Summer Language Intensives have a lot going on. All the time. Whether it’s lesson prep, an important conversation to be had, hunting language from elders over tea, or even just keeping the coffee station running, there’s always something that needs to be done. How does one keep everything going smoothly, especially with a larger team? In 2017, there were 10 people on the local St. Paul language team (the “home team”), we worked with several elders each week, and the visiting WAYK team had another 8 people—that’s a 20+ person team! Fortunately enough, WAYK has developed a great tool to help manage the chaos: the “calendar wall”. It is not just any old calendar that we throw up on the wall, it is a 10-foot-long calendar specifically designed to help manage all the tasks both big and small, goals, team members, and events that are part and parcel of running a large project. It is possibly my very favorite process tool. How about I give you a tour?

There are five main sections to the calendar wall itself:

  1. Important numbers/people on the project
    This is a basic team management section where we record important phone numbers, addresses, a project wish list, and a list of team members with a count of how many days each member has left on the project. The “days left on the project” count is a great tool for keeping track of team members’ time, especially if people are joining the program for varying lengths of time. If Sally is leaving in three days, it is not a great time to assign her a project that will take all summer; likewise, if you are currently working on a project that will not be finished within your available time, it is helpful to keep an eye on how much time you have left so you give yourself adequate time to train someone to take over after you leave.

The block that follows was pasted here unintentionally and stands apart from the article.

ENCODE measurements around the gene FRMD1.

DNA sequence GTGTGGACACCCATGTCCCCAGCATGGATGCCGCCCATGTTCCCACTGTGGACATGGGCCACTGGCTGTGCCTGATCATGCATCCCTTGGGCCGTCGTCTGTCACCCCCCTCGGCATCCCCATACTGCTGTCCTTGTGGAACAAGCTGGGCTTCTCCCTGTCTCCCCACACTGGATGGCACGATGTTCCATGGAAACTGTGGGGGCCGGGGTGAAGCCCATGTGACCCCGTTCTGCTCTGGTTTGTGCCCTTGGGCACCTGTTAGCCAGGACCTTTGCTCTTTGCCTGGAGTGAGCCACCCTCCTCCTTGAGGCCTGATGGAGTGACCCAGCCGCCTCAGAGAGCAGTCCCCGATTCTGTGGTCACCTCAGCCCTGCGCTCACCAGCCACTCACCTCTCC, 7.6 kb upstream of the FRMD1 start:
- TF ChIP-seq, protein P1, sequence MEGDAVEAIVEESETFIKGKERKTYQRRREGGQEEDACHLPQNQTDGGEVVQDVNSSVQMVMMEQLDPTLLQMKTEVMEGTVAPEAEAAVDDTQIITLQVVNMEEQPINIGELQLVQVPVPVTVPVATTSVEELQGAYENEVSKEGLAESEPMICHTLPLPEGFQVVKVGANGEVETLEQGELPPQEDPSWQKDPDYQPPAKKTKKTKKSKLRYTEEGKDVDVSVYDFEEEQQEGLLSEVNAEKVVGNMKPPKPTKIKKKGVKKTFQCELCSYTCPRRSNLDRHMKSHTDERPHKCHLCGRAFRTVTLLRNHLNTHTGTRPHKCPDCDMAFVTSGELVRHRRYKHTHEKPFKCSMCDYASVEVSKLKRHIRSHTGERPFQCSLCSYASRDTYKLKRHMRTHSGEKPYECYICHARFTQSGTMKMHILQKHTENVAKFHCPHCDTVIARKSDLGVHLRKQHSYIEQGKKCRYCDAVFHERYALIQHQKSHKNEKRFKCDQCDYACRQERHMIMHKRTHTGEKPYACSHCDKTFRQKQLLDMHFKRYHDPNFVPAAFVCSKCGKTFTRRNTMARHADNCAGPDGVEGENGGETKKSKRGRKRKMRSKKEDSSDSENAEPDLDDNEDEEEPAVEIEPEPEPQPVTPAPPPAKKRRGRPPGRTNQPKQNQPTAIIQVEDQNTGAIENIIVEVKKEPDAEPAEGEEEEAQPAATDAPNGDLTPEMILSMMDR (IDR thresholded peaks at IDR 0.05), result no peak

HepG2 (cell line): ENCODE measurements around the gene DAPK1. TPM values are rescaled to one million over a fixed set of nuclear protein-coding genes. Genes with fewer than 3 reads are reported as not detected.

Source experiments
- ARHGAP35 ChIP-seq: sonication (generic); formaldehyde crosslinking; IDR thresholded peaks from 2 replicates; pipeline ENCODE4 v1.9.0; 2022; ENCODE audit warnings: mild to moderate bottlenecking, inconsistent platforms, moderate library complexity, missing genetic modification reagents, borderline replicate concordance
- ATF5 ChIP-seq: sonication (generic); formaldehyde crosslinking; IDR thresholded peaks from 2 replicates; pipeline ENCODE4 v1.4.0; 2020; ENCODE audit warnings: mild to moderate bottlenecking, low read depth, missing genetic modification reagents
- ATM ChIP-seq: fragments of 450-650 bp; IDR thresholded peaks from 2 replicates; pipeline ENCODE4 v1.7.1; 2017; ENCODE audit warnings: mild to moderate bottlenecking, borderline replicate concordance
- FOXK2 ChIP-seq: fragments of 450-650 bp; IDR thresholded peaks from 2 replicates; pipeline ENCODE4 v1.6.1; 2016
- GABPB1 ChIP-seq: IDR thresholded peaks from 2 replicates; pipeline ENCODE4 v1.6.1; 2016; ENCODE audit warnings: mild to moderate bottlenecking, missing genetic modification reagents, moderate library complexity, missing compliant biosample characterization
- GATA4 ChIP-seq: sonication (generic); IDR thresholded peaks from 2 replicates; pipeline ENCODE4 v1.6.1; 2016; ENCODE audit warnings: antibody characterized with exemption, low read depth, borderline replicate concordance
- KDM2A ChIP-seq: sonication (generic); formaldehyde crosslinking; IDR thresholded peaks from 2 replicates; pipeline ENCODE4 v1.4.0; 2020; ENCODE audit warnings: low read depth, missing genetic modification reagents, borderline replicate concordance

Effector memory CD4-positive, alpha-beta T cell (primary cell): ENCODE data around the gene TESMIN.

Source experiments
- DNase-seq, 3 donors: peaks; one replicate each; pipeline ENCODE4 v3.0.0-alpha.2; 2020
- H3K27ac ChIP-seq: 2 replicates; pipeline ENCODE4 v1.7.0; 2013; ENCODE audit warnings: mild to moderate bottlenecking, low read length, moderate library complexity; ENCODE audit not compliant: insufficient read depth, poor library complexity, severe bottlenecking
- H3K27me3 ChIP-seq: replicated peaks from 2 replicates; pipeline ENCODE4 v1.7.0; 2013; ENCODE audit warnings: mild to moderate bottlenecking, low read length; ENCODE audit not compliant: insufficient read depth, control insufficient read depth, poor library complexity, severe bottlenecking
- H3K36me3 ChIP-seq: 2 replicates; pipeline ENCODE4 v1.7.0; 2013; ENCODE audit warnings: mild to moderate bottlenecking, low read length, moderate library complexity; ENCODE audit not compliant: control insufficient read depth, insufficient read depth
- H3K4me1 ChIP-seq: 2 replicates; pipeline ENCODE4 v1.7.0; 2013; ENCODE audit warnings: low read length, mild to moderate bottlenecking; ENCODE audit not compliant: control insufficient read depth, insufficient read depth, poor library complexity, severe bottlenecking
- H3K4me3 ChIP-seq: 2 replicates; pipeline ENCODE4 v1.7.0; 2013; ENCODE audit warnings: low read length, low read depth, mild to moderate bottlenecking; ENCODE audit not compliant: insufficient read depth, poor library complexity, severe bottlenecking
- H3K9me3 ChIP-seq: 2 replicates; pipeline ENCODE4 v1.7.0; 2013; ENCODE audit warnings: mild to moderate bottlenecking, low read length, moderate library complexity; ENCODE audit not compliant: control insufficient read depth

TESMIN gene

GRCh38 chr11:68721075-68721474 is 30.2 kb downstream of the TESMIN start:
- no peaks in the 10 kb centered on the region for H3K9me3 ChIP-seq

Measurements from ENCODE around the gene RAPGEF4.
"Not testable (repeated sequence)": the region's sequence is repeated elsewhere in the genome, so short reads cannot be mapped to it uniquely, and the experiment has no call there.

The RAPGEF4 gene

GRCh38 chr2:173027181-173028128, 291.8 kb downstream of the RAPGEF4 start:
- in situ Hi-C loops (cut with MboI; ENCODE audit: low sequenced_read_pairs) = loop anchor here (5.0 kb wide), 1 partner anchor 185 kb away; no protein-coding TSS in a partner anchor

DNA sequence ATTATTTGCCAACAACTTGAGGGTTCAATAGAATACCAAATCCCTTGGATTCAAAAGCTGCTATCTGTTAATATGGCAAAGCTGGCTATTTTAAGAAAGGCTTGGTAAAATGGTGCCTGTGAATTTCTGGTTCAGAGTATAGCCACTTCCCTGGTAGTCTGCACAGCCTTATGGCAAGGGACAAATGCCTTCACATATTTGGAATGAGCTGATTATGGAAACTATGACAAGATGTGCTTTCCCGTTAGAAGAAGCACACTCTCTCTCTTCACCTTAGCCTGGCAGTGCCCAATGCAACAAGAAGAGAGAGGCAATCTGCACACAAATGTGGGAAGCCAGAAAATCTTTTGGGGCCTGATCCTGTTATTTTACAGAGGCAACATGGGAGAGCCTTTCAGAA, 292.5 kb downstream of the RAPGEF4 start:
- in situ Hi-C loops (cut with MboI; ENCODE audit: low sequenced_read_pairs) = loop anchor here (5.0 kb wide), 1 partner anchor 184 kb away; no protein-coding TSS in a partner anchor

2. The Parking Lot
    The parking lot is divided into four sections: long-term parking, short-term parking, coming up this week and on deck. The section headings are somewhat self-explanatory. “Long-term parking” is for tasks that will have to be done eventually, but not for a while, or whose deadlines are not yet set. This would also be a place where you could put large goals that would need to be broken up into lots of smaller tasks spread out over time in order to achieve (i.e., “revitalize my language!” would not be put in short-term parking because that is not something that can be achieved by tomorrow or next week. It is not a singular task, but rather an end point with many smaller steps along the way). This way you don’t put an unachievable goal in your short-term parking and get discouraged because it was impossible to finish. The “short-term parking” area is for tasks that need to be done fairly soon but are not necessarily of immediate importance. If a task is left in short-term parking too long, maybe it was never a short-term project and should be moved into long-term parking. “Coming up for this week” is for those tasks that you know need to happen before the end of the week. It is a handy place to gather all your tasks so that you have them when you do the week’s scheduling. “On deck” is really part of both the parking lot and the weekly calendar (see next section). It is used when you already know the day when a task needs to be scheduled, just not the time. You can indicate to whoever is scheduling the tasks for the day or week that a task needs to happen on a specific day by placing it above that day on the weekly calendar.